Fighting fire with fire isn’t something either commission can do on its own, or without the heavy hitters like phone and device companies. According to Kopek, a big portion of both the FTC and FCC’s strategy is enabling these private companies to fix the problem. To that end, the FCC has begun looking into ways to give carriers more authority to block more calls.
Another strategy is to stoke startups to devise a solution. The FTC has held competitions for the best anti-robo app and winners have included apps like Nomorobo, which won in 2013. The free-for-landlines ($1.99-a-month for iPhones) might help some people, but it’s far from the sweeping solution that the public craves.
Regulators have attempted to prod major private companies to fix the annoyances, and some progress is being made. AT&T (T) has data scientists who look for robocall patterns in around 1.5 billion calls each day, finding and blocking about 12 million. And according to the company, help from potential rule changes that the FCC is looking into could allow them to block “literally billions more unwanted calls from reaching consumers.”
In 2016, telecom industry groups launched a strike force on robocalling, focusing on how to deal with spoofing, which is when a caller impersonates someone else’s caller ID. The groups have developed an anti-spoofing protocol called “SHAKEN,” and when it’s implemented, it would add a level of authentication to calls, potentially crippling robocallers using false numbers.
A US Telecom spokesperson told Yahoo Finance the company was hoping to implement the program at the end of the year.
The strike force also detailed an enhanced trackback protocol that allows telecom companies to get better at weeding out robocallers by learning more about them and where the calls originate. With that information, the industry can suppress the VoIP gateways, the links from the computers to the phone networks, crippling robocallers.
Tech solutions don’t just come from the networks—they come from devices and operating systems as well. Apple’s (AAPL) iPhone iOS operating system has an option to retroactively block a number that the user identifies as spam, the same way one could block a phone number from some crazy guy who won’t stop calling.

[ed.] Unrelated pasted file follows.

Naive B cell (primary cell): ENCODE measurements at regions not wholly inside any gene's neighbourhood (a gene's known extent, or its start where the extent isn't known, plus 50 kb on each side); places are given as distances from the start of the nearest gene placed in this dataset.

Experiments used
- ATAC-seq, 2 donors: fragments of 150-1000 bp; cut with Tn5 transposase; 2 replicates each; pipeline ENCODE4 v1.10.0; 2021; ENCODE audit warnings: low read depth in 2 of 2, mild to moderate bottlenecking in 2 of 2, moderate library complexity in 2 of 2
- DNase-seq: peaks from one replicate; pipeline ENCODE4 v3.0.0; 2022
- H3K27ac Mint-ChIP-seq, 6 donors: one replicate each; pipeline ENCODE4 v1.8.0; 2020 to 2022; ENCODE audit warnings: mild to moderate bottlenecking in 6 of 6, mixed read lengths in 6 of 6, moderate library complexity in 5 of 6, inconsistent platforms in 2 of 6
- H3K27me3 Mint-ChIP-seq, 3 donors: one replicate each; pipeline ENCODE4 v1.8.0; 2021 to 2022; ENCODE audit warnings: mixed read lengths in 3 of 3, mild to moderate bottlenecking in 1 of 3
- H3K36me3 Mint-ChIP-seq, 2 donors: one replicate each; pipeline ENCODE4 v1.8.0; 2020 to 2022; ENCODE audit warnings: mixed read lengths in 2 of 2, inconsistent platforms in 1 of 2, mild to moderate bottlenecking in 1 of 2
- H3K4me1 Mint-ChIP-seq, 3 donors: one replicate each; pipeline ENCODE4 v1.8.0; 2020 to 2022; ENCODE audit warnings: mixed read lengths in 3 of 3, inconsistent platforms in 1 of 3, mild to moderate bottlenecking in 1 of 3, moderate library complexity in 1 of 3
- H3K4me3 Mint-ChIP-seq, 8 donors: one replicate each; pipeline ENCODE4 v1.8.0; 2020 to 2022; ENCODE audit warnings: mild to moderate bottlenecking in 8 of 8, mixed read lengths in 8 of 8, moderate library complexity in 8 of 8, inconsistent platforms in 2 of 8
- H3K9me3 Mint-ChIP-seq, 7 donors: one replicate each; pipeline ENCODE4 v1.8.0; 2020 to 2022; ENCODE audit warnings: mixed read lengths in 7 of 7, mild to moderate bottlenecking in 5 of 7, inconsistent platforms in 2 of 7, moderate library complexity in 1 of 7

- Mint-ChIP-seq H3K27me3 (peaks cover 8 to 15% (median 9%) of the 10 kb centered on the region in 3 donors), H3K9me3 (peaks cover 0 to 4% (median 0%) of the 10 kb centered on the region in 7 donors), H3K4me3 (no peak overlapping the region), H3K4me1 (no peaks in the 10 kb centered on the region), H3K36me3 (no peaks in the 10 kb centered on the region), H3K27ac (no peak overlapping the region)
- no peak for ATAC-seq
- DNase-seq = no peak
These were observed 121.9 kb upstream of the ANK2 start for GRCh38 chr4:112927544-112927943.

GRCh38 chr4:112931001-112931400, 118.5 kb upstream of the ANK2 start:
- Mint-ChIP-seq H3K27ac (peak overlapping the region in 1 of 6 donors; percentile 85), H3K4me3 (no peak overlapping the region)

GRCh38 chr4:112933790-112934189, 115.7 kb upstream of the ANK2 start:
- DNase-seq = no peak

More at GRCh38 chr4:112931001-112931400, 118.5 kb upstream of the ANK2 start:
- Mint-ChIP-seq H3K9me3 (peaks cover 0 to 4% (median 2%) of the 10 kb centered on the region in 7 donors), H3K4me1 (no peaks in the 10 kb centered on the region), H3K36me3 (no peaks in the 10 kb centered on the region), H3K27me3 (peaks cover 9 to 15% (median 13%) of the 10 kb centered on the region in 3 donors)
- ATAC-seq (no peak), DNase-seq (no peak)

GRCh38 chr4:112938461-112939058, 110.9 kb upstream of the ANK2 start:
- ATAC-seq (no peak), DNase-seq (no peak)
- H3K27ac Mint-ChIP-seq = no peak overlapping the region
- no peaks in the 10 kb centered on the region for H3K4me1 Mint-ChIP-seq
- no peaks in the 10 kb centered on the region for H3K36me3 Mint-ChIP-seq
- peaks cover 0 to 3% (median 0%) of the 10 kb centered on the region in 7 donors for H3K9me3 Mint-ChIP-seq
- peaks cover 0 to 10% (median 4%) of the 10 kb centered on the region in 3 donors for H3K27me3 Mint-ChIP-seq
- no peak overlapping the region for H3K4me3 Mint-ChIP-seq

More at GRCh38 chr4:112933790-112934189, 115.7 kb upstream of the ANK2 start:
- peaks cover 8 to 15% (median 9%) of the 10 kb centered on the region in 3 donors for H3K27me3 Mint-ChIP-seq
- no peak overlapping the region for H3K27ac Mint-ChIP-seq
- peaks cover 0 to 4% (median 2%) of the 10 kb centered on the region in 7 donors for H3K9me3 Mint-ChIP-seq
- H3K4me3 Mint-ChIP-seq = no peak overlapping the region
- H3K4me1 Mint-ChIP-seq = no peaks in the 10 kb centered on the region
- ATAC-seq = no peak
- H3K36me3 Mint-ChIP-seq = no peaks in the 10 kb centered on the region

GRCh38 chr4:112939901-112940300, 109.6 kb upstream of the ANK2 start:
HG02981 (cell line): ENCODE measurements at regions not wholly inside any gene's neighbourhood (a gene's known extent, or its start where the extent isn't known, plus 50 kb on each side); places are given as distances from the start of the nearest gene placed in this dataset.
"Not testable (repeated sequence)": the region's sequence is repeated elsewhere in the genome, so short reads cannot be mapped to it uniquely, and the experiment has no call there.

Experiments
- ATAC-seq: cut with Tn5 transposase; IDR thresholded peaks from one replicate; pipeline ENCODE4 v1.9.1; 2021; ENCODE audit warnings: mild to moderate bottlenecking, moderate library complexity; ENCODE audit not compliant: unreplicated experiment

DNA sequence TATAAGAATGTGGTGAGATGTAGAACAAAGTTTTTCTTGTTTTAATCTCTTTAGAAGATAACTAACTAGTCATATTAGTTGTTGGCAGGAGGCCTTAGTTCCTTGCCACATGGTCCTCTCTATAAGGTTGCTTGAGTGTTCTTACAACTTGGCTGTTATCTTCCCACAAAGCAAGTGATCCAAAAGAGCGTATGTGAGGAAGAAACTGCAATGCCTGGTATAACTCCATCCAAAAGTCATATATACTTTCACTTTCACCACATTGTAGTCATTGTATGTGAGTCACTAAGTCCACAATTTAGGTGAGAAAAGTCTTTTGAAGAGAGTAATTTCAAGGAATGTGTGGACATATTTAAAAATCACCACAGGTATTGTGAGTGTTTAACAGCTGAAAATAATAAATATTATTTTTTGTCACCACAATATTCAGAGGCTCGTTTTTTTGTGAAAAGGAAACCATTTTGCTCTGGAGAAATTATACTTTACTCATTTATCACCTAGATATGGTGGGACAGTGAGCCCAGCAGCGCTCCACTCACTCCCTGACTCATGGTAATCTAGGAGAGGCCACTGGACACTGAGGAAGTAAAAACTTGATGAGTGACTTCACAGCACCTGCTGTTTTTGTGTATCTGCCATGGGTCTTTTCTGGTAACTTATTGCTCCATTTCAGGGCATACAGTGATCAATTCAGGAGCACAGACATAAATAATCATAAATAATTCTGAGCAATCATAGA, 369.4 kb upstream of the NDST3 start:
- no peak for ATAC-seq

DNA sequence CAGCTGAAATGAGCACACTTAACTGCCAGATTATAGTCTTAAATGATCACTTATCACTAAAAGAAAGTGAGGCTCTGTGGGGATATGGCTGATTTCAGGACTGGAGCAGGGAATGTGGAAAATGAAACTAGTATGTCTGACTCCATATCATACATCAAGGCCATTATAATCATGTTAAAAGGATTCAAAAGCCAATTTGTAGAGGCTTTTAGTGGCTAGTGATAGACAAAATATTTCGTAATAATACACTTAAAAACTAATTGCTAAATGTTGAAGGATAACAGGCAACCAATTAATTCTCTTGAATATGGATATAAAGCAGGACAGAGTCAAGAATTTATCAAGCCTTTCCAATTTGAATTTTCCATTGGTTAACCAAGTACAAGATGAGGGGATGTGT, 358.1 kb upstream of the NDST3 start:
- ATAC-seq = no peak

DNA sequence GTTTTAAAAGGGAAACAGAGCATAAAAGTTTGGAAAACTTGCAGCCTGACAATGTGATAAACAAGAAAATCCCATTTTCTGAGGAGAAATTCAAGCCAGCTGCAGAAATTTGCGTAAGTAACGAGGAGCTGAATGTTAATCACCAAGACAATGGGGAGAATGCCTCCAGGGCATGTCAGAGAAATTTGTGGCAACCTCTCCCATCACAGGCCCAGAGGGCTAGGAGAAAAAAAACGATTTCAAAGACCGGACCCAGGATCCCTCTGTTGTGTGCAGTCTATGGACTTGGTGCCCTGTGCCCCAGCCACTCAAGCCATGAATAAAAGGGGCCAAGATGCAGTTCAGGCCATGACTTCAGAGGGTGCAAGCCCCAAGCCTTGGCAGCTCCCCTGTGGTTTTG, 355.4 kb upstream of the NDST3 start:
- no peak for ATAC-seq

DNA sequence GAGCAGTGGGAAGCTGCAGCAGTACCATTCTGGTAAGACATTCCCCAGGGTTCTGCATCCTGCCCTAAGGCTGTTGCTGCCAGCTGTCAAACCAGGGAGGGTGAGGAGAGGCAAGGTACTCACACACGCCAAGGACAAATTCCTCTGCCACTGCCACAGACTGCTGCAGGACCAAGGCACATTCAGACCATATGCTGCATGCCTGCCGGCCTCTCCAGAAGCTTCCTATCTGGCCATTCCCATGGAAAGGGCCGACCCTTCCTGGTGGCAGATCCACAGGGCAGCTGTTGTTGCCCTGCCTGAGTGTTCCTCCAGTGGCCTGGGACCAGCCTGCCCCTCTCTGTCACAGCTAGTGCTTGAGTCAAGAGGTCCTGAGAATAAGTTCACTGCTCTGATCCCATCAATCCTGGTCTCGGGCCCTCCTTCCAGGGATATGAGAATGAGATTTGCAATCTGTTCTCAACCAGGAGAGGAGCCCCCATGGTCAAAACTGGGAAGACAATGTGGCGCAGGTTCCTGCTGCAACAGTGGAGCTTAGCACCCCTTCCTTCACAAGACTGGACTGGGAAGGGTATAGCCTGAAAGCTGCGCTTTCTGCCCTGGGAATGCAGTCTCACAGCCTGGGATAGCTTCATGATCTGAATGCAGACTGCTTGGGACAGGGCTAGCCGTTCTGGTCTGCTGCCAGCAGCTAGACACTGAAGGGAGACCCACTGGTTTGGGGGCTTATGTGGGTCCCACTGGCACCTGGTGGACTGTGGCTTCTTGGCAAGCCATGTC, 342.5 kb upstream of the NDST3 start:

Apple’s response hasn’t been particularly pro-active, but the company has provided a way third-party apps can curb annoying robocalls. Apple introduced an extension for its phone app that lets third-party apps access the phone app’s inner-workings. With access to the device’s calls, these third-party apps can intercede should a spammer try to robocall.
On the Android side, Google’s (GOOG, GOOGL) phone apps for its Pixel, Nexus, and Android One phones have built in spam call protection that seem to work well. Other proprietary versions of Android may use their own systems outside of Android.
Google wouldn’t get into specifics of how it blocks spam robocallers or manages to flag suspicious incoming calls as “suspected spam caller.” But the company did note that feedback reports play a role in the process – meaning you should flag any bad calls.
What you can do now
There isn’t too much you can do except wait and hope for the industry’s projects to succeed, unless you want to buy one of the third-party apps that blocks robocalls. (CTIA, an industry group, has a good lists for Android and iOS). But Kopek did say that it is still worthwhile to add your number to the Do Not Call list even if you think it’s not doing anything.
“Putting your number on the Do Not Call list still helps,” says Kopek. “Legit companies who telemarket do scrub your numbers for their list.” Every month, telemarketers are required to check the list for new additions, so if you add your name, you should get fewer calls.
Until it gets better, it’s nice to remember one thing: Though we are living in a deluge of robocalls, it could be worse. The phone companies are pretty good at blocking robotexting.
Ethan Wolff-Mann is a writer at Yahoo Finance focusing on consumer issues, tech, and personal finance.